Crepe Myrtles

David W. Kramer kramer.8 at OSU.EDU
Fri Aug 15 14:21:12 EST 1997

>Need advice on caring for Crepe Myrtles.  I planted 4 in full sun 2 years
>ago and they have grown very little and produce very few [or no] blooms.
>William L. Brooks
>wlbrooks at

If you have access to the WWW, you might want to visit the Virtual Garden
web site at*qrHTax/vg/

If you go there you can search for "crape myrtle" (yes, I, too, thought it
was "crepe").  Just in case you don't have access to the WWW, here's the
text of what you'll learn on their Lagerstroemia indica page:

Lagerstroemia indica "Crape Myrtle"

                   Crape myrtles are the most colorful element of Southern
gardens from mid- to late summer when each branch and twig on the plants is
tipped with a 6- to 12-inch cluster of white, pink, red, lavender or
purple-red flowers. Individual flowers are about 1 1/2 inches across, so
crinkly they look as if they were made of crepe paper.  Crape myrtle leaves
are oval and 1 to 2 inches long; they are bronze-colored when they first
unfold in the spring and become yellow, orange or red before falling late
in autumn. The smooth gray bark of old branches and stems gradually flakes
off to reveal fresh pinkish bark beneath.

                   For years, the only crape myrtles available were massive
many-stemmed shrubs, 15 to 20 feet tall, that were planted alone or trained
by pruning to grow as single-trunked trees. Now there are varieties of all
colors that grow only 5 to 7 feet tall. Smaller crape myrtles are ideal for
planting near a house and for informal hedges.

                   HOW TO GROW. Crape myrtles grow in Zones 7-10 and do
best in full sun and in moist soil that has been well supplemented with
peat moss, leaf mold or decayed sawdust. Do not buy bare-rooted plants,
which are difficult to establish in the garden; instead, buy either
container-grown plants or balled-and-burlaped ones, sold with their roots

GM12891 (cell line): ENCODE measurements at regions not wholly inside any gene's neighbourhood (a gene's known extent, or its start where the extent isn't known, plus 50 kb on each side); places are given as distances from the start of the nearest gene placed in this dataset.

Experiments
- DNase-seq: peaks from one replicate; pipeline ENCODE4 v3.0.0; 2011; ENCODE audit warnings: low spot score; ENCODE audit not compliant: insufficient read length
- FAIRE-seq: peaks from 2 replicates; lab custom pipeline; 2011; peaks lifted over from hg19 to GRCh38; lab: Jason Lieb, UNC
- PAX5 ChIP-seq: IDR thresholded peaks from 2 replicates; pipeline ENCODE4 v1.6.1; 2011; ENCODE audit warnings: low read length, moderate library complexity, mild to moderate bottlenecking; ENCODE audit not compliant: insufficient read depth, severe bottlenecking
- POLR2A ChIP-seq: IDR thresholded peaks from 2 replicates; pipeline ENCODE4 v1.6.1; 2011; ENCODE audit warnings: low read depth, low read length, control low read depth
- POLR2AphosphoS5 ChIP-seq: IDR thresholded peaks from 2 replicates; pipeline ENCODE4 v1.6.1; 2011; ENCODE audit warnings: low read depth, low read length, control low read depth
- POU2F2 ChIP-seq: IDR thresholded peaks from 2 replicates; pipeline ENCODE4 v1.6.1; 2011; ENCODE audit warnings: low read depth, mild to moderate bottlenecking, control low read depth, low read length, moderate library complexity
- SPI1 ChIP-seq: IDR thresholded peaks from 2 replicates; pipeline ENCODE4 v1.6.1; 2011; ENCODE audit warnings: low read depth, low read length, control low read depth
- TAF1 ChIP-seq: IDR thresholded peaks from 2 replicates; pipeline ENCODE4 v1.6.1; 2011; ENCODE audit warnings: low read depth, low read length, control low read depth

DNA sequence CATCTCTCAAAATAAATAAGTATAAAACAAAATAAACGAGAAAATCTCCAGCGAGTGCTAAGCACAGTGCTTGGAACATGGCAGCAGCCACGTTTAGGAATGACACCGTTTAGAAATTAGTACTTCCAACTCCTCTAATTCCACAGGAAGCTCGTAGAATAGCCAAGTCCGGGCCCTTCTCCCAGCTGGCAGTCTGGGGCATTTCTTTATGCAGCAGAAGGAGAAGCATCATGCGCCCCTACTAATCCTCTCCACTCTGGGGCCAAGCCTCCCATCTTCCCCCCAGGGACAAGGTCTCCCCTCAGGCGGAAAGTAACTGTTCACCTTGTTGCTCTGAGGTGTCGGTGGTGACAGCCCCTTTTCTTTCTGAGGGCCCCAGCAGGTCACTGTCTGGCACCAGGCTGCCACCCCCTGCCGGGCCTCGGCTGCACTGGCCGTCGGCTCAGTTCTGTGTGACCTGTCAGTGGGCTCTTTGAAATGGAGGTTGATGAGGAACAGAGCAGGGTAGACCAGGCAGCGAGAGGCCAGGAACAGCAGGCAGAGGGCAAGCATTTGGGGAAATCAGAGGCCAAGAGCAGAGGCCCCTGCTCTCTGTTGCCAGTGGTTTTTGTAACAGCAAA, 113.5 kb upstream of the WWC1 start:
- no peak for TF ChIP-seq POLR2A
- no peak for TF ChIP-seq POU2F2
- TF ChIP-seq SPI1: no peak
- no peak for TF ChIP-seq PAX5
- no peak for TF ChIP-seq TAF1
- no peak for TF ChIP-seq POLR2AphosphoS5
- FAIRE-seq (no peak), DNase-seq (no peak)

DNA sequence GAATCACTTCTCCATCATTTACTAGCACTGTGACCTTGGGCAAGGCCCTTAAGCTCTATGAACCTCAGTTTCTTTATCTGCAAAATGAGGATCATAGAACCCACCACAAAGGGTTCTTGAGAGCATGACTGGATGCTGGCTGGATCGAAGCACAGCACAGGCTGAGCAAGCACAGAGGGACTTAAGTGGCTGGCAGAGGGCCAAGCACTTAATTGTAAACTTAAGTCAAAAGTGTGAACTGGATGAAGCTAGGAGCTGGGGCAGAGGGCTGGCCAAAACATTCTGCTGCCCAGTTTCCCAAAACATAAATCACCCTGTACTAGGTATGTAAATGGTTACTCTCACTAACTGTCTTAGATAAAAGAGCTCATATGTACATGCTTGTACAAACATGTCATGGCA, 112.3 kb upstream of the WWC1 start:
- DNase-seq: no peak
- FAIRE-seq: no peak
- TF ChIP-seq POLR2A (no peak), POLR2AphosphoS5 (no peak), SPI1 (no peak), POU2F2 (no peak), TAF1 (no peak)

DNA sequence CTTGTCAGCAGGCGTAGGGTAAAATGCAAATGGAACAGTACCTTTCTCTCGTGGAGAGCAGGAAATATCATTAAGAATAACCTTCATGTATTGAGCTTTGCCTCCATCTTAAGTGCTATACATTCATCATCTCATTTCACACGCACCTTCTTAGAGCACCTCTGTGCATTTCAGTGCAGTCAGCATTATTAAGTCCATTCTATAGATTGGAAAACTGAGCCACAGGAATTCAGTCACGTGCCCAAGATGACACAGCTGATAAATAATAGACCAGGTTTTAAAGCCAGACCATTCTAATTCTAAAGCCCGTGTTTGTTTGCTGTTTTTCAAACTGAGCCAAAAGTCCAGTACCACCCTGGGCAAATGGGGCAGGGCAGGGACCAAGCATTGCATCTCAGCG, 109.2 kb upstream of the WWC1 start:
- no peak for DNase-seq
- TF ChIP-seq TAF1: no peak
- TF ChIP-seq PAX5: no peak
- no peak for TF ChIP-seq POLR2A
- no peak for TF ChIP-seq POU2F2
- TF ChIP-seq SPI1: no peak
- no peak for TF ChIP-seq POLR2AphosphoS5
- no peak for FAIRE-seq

in their original soil ball wrapped in burlap. For hedges, plant crape
myrtles about 4 or 5 feet apart. Prune in early spring before the new
growth starts so that the current season's stems can produce flowers.
Methods of pruning vary from the removal of deadwood only to the cutting
back of plants nearly to the ground each spring. The latter method produces
extremely large flowers on relatively few main stems that rarely grow more
than 4 feet tall in a season. This technique has been used primarily to
control the size of large-growing treelike varieties and is unnecessary
with smaller new varieties; little pruning is needed to keep these at a low
height. Plants can be started from softwood cuttings of young growth in
late spring or early summer, from semihardwood cuttings of more mature
growth in mid- or late summer, or from hardwood cuttings of dormant
leafless growth in late fall or early winter.

Another site you might try is the horticulture site at Texas A and M:

Again, you can use their search engine to get info on crape myrtle.

Dr. David W. Kramer
Department of Plant Biology
Ohio State University at Mansfield
1680 University Drive
Mansfield, OH  44906-1547
(419) 755-4344  FAX:  (419) 755-4367
e-mail:  kramer.8 at

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